A trip over the Sacramento Valley Railroad cannot well be omitted. This line pierces the Sierra Nevada, and was the first railroad built in California. A journey of twenty-five miles brings us to Folsom, on the South bank of the American River, and where may be observed placer-mining still carried on to some extent. The railroad terminates at Shingle Springs, and from here a stage ride of 12 miles brings us to Placerville, the seat of El Dorado county. This town has uncommon interest, for it was only eight miles from here that gold was first discovered in January 1848. From Placerville, by stage or carriage, the old town of Sonora is reached. This town was once a prosperous city, but now its glory has departed, and it is called a decayed town. Its beautiful climate remains, and so do the old lovers of the place. They say at Sonora, ‘If you visit the town you will want to stay, and if you stay two weeks you will stay all your life.’ The people here seem contented with the delicious climate, and the cheap and easy living which they obtain. The great brick and stone stores and warehouses are no longer used, the grass is growing in streets which once were busy marts of trade, property is depreciated to five per cent. of its former value, and still there are people who prefer to remain in the old town with all its misfortunes than move to a more prosperous place. Sonora is only one of many Californian towns which have fallen into decay when the gold was gone. The people have not as yet learned to cultivate the soil, and those who remain obtain a precarious living by panning over again the ‘tailings,’ and thinking of the days which have gone.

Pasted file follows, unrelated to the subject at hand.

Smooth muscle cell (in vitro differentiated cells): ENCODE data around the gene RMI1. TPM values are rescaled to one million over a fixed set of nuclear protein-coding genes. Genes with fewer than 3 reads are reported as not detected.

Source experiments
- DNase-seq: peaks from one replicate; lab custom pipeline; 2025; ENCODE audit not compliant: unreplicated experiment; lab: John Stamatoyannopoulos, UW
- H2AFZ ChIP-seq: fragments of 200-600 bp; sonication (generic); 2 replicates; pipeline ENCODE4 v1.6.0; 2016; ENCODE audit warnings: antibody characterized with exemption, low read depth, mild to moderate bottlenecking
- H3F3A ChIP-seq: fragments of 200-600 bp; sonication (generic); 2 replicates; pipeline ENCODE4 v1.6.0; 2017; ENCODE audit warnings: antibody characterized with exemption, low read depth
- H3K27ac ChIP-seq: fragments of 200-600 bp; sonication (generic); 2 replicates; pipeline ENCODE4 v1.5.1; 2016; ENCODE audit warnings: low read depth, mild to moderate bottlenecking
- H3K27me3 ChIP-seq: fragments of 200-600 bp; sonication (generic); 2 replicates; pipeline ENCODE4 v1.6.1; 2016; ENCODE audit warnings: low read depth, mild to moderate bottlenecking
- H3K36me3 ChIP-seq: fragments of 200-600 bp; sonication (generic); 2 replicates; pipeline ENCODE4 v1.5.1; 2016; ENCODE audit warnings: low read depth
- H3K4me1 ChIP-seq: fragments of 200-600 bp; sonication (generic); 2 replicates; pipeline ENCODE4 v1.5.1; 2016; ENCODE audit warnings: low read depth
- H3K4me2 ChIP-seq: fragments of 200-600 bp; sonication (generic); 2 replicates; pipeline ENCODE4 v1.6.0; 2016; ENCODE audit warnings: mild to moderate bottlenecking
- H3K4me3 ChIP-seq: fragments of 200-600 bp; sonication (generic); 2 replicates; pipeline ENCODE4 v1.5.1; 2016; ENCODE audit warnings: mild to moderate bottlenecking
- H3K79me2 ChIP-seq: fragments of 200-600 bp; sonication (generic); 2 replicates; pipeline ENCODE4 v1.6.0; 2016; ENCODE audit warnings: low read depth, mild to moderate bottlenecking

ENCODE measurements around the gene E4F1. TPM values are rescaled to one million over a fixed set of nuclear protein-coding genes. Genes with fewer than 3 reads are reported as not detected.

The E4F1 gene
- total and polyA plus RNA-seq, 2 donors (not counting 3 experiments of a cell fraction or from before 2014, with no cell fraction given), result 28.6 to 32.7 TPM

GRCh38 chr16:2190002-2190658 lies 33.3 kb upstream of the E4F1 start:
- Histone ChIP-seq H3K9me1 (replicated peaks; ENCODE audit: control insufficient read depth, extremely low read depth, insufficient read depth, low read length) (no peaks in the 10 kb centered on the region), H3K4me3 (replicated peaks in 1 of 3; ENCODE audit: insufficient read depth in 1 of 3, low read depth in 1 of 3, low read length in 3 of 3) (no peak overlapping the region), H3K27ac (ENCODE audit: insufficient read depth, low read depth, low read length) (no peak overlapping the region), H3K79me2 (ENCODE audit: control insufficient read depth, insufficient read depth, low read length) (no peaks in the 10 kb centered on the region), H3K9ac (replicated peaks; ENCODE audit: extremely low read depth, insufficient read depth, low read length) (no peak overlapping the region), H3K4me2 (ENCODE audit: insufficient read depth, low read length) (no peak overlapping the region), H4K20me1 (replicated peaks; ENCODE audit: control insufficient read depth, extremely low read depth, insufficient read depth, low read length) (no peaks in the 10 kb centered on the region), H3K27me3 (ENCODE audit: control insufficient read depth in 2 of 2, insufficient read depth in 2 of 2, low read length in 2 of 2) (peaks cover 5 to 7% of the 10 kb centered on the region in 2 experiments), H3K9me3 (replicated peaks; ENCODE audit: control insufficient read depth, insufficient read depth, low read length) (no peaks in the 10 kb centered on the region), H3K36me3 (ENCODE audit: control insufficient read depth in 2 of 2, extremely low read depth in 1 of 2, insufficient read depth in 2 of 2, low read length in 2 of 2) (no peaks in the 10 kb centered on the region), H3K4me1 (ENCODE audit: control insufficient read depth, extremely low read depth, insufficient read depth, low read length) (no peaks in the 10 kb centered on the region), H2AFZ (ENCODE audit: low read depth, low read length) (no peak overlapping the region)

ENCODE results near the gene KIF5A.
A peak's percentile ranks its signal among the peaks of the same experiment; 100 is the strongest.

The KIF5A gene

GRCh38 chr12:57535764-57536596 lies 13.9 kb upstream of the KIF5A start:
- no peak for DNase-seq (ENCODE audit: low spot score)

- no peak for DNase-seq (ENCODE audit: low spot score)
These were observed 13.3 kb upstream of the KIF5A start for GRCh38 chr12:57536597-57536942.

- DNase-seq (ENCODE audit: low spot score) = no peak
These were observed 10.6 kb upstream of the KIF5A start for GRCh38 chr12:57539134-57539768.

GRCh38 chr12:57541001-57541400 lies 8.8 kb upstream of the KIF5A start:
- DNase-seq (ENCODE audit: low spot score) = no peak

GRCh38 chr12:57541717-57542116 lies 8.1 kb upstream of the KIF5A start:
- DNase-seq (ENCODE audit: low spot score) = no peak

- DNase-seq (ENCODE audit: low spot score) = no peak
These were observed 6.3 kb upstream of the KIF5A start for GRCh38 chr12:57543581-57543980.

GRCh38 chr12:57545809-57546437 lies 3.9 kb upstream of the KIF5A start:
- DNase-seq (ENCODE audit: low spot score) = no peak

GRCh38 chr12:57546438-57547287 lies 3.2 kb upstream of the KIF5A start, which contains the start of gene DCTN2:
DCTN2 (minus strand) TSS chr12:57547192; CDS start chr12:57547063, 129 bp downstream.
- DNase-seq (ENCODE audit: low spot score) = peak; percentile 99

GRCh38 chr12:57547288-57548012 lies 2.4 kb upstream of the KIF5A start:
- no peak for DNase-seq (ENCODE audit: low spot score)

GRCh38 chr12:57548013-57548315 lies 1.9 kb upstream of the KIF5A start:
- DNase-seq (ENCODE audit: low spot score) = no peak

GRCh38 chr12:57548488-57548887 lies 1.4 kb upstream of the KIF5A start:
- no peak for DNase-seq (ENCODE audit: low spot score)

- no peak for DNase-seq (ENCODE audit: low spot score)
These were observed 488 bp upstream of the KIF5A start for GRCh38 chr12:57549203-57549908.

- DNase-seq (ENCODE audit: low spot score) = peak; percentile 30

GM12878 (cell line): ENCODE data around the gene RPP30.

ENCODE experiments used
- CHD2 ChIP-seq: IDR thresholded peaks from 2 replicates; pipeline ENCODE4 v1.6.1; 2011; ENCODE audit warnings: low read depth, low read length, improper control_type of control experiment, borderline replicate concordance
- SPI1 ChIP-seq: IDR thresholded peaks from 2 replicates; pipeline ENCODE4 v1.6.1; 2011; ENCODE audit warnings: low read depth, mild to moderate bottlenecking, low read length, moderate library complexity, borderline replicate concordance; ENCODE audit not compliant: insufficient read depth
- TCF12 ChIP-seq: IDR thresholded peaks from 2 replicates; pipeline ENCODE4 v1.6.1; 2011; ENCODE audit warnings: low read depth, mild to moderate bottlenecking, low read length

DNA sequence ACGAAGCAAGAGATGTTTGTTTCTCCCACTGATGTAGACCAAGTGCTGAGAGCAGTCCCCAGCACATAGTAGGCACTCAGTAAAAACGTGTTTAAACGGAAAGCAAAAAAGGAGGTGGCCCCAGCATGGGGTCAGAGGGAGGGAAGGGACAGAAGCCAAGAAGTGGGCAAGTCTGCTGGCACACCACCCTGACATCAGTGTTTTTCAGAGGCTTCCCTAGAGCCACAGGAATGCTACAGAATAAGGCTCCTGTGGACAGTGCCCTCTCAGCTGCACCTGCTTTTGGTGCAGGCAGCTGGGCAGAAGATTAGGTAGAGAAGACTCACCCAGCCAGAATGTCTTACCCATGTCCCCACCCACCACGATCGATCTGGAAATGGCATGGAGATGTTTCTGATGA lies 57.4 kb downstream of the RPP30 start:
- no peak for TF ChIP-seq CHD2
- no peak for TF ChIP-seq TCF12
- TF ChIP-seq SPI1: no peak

On the journey to the Calavaras Grove of Big Trees a short visit ought to be made to Mokelumne Hill (accent on second syllable), which is the seat of Calavaras county, and was one of the earliest mining settlements, having had its birth in 1848. Many historical incidents are connected with this town, and much that is old and primitive in mining can still be seen in the vicinity.
Mariposa, another decayed mining town, is on the road from Merced to the Yo-Semite, and is full of interest in making observation of mining operations. Bear Valley, seven miles from Mariposa, is another town of importance as the headquarters of the Mariposa Company. At the office of this Company information as to visiting different parts of the property can always be obtained.
I might add more, but the points which I have mentioned are sufficient to direct the tourist, who will find at any of the places referred to, people who will gladly give him the local history of the town and aid him in making excursions into the country. These old towns are all full of interest. Customs and habits of the old mining days, when what was said at a miners’ meeting was the law, have been preserved. Spots will be pointed out where gold enough in a few months was taken out for a nation’s ransom, and he will find remaining some of the old settlers who seem to be living still in those prosperous days.